How you can do more than watch 'America to Me'

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By Michael Romain

Staff Reporter

The 10-part documentary series "America to Me," which debuted Aug. 26 on Starz, is more than a film. In an attempt to engage people across the country in a dialogue about racial equity, Starz and Participant Media announced last month the creation of a "Share Your Voice" spoken word contest in conjunction with the series. 

The companies are accepting spoken word submissions from U.S. students for an opportunity to win a $25,000 scholarship. The contest "challenges students ages 14 to 19 to answer the question, 'What does America mean to me?' in a 60-second original spoken word video," according to a statement released by Starz.

"Entry submissions are being accepted through Oct. 7 via Instagram or Twitter using #AmericatoMeContest and #STARZ hashtags or by uploading it to"

For more info on the contest, go to the official Starz Facebook page and follow @STARZ on Twitter and Instagram. Join the conversation with #AmericaToMe and #STARZ. You can also visit

A panel of judges will select the top five finalists whose videos will be posted to on Oct. 14. From that point, the public will have an opportunity to vote on the winning submission through Oct. 22. The winner will be announced on Oct. 28.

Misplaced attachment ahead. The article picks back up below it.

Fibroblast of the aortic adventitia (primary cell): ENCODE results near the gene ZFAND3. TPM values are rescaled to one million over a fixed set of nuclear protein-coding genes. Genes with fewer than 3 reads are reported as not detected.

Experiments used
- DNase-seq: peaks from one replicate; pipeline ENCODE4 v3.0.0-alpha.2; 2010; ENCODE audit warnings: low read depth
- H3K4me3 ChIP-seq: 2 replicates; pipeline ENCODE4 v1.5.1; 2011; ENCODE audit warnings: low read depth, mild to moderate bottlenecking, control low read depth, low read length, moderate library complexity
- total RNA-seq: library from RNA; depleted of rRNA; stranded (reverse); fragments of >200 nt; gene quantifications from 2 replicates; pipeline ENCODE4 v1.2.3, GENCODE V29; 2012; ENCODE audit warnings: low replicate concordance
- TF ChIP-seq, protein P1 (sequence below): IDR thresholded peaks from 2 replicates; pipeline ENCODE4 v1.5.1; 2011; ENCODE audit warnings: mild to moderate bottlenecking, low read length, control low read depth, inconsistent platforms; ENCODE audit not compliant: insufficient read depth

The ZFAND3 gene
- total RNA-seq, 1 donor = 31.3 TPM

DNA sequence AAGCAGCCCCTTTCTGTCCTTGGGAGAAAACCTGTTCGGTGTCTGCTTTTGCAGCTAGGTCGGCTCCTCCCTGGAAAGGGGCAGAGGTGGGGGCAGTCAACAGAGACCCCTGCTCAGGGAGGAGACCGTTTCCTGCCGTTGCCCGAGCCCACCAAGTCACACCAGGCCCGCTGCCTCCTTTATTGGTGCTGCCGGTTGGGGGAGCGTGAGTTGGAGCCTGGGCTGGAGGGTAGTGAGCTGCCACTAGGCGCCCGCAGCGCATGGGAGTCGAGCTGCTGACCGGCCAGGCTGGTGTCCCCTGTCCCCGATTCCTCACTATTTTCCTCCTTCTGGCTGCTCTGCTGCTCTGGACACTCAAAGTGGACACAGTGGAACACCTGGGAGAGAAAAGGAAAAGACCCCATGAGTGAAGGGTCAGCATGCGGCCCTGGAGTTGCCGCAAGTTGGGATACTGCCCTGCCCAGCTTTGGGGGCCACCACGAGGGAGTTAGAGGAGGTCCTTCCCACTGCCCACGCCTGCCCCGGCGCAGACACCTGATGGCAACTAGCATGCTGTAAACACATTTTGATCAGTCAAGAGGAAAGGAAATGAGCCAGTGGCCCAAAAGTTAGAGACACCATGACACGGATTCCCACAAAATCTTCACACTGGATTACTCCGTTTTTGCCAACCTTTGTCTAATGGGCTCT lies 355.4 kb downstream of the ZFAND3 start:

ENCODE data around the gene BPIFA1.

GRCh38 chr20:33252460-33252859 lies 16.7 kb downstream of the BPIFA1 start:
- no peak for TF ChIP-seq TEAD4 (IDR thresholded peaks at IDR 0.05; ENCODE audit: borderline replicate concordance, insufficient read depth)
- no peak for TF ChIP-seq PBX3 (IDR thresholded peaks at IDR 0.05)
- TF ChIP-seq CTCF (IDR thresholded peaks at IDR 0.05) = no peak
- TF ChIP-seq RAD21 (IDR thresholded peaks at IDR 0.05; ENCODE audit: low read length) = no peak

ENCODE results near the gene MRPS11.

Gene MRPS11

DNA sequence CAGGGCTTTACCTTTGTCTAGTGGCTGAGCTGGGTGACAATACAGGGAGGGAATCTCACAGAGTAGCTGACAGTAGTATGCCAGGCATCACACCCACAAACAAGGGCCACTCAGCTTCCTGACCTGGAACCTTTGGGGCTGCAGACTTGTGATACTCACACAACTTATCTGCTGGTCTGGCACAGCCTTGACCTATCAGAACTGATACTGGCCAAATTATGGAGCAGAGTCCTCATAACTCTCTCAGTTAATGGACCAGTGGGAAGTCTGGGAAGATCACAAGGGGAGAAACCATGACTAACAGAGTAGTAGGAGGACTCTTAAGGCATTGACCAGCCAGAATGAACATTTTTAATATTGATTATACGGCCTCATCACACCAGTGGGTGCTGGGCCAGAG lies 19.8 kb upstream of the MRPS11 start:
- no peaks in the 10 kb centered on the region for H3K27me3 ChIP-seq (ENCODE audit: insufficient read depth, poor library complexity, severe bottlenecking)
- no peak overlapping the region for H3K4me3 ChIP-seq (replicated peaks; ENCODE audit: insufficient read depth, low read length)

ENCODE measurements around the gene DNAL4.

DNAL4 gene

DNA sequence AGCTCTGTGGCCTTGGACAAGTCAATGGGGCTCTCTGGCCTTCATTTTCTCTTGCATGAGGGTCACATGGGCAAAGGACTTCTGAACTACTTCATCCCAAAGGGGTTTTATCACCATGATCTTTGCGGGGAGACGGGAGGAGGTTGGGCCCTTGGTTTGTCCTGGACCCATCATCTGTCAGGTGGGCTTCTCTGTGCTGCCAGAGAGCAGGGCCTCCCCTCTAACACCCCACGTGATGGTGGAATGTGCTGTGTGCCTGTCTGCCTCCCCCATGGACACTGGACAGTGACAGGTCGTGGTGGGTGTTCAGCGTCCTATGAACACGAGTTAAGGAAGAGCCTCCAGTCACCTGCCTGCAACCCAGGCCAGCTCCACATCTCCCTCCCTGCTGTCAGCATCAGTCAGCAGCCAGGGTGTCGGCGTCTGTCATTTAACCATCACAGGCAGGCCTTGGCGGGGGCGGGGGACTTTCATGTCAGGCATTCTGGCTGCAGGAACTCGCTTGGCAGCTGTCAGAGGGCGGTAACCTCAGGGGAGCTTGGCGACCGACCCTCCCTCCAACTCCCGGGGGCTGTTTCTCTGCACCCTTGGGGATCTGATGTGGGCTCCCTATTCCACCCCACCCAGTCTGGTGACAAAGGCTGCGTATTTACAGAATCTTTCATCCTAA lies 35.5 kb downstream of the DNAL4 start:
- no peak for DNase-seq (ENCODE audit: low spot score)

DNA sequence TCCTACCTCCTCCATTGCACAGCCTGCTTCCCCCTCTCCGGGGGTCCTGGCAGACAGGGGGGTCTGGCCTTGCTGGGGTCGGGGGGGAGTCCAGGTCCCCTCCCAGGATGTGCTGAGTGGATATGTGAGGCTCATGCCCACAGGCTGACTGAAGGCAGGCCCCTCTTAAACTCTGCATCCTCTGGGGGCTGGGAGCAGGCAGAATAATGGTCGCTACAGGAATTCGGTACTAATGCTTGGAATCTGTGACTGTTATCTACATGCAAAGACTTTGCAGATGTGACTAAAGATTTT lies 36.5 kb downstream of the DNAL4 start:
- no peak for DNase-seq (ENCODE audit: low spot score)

Sign a pledge 

An alliance of local groups in Oak Park, including Suburban Unity Alliance and the Committee for Equity and Excellence in Education, recently announced the creation of a petition/pledge for "community allies truly looking to engage in action steps pushing for systemic change in Oak Park school systems," according to a statement they released. 

"Many allies are asking, what can they do, and here is one answer," the statement reads. "Allies must use their privilege to empower the oppressed and finally push school systems which have procrastinated and refused to change to do so." 

Once people have signed the pledge, which is available at (search 'ally in verb form'), they will be added to a closed Facebook group called Allies in Verb Form for Equity & Excellence in Oak Park Schools, designed to "galvanize and organize around tangible efforts." 

Michael Romain


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Ramona Lopez  

Posted: September 7th, 2018 4:01 PM

Why is everything asked of the schools and nothing asked of the black students? Why is there no "meeting in the middle"? Is there anything the black students at OPRF can do to close the achievement gap, or is the onus entirely on EVERYONE else but them? I would hardly call black students at OPRF oppressed. If you want to see oppressed, I suggest you catch the next flight to a 3rd world country. Specifically, what "systemic" changes would you like to see? Speaking in vague terms is great for political slogans, but does little for an organization attempting to make "sytemic" changes.

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